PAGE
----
Not Attending a Friend or Family Member's Wedding Will Cost You

Not Attending a Friend or Family Member's Wedding Will Cost You

Saving financially when it comes to weddings may cost you the friendship.

By Marianne Garvey

Most people love weddings — unless you’re broke and really can’t afford to travel to one. In the end though, it may cost you your friendship. Yes, people get that upset.

When people RSVP "no" to the wedding of a friend or family member without a really good excuse, the marrying couple tends to end up questioning the friendship, says a new survey.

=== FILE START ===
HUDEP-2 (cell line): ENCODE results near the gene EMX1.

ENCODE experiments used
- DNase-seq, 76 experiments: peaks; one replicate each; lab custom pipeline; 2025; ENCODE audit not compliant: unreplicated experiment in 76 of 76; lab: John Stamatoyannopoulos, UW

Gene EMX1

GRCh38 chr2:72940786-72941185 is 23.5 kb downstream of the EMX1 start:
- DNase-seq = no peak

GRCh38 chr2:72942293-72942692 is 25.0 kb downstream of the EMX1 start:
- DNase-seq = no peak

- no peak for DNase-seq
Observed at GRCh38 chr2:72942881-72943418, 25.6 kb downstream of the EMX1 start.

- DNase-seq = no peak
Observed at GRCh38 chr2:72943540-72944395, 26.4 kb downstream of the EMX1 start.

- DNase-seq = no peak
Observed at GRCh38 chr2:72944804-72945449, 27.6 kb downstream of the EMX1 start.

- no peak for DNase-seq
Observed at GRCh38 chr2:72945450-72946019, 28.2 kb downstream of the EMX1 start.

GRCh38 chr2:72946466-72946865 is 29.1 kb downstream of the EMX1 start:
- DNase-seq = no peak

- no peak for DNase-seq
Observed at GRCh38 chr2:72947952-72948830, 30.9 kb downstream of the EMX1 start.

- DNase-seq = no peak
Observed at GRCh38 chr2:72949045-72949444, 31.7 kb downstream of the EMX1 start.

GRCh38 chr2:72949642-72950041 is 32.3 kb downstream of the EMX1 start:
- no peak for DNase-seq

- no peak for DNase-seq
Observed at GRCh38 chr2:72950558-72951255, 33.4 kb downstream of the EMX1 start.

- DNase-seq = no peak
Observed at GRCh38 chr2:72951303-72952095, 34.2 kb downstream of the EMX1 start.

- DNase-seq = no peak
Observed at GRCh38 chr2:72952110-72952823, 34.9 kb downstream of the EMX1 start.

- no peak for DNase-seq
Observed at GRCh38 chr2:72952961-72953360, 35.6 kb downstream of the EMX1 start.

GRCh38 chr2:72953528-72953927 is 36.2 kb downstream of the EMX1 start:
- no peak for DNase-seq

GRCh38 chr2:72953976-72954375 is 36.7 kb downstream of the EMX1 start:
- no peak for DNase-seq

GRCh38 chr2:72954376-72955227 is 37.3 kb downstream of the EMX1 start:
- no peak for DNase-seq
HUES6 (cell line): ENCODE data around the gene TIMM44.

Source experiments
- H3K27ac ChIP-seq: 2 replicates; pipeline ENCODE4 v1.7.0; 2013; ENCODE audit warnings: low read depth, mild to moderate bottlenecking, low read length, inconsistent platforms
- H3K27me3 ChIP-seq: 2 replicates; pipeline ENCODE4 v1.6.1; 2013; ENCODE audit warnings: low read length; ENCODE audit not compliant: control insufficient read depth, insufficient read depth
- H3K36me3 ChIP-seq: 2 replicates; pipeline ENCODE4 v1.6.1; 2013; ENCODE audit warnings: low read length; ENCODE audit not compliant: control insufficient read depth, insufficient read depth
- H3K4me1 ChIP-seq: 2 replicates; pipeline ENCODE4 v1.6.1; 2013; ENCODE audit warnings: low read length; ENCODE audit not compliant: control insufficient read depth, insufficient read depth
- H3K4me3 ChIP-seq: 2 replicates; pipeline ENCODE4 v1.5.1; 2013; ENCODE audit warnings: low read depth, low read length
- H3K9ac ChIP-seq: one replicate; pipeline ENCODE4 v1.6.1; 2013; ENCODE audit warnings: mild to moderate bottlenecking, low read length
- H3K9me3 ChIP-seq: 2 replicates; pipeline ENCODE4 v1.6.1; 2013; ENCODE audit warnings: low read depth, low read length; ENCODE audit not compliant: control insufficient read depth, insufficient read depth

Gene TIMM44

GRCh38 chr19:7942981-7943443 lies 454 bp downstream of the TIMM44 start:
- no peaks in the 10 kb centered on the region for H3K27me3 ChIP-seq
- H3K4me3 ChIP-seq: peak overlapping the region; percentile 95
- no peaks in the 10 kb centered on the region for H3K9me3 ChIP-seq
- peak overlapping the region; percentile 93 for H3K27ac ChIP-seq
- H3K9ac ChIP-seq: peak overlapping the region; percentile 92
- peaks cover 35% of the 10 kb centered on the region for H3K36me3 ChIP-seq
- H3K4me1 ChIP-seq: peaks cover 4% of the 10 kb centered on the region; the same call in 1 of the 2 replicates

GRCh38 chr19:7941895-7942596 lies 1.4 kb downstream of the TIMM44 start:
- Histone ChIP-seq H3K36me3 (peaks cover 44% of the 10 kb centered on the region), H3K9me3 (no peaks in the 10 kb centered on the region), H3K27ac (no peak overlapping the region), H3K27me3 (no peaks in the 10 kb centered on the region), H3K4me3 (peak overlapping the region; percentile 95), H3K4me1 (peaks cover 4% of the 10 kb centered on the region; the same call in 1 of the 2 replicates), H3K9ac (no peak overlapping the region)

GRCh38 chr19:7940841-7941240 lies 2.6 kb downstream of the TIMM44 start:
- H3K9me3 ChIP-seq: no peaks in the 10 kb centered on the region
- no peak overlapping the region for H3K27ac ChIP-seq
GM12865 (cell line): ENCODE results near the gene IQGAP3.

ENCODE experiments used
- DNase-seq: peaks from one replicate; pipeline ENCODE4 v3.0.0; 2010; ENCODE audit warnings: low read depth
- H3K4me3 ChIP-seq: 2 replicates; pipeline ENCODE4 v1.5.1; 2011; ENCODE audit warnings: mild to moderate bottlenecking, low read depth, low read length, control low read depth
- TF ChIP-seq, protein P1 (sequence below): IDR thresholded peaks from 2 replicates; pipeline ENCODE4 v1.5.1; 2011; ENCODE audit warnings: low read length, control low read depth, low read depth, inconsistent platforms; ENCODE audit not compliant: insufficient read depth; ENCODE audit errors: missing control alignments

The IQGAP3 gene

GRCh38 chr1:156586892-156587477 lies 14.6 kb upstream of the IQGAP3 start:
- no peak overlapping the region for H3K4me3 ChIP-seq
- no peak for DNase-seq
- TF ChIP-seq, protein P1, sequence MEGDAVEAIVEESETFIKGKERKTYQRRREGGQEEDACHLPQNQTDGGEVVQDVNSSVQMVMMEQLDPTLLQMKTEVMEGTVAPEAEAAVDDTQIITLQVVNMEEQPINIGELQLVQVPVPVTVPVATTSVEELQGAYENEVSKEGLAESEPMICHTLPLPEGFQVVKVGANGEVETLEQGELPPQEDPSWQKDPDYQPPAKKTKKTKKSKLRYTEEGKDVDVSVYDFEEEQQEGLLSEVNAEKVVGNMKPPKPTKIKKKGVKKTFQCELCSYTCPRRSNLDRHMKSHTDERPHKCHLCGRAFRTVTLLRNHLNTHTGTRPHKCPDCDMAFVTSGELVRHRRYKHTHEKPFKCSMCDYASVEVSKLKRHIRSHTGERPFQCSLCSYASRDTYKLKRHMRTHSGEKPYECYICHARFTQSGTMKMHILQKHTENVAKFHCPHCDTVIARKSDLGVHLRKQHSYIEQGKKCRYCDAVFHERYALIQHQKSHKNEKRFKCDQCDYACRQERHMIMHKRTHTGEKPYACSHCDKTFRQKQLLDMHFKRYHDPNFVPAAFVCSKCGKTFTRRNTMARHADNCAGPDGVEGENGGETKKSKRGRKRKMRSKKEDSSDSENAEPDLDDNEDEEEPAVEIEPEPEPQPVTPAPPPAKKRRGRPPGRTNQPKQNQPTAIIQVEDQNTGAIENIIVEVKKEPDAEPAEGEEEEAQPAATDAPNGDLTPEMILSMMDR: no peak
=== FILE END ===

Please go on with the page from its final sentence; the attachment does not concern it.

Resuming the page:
According to BankRate, “Nearly one-in-five Americans have declined a wedding invitation in the past for financial reasons.” Of those who couldn’t attend, 30 percent revealed their relationship with the engaged couple suffered as a result.

However, couples should respect financial constraints. "A person should not risk going into debt in order to celebrate the occasion with friends or family," says Bankrate analyst Kelly Anne Smith. She adds that the average a guest can expect to spend on travel and a gift is $628.

Experts say that despite risking the friendship, it’s completely acceptable to decline a wedding invite if you are trying to save or simply do not have the money. The survey found that 7 out of 9 pros agreed that financial reasons were a valid excuse to decline.

But, even when you don’t attend, you still need to shell out some money: It's good manners to still send the couple a gift.

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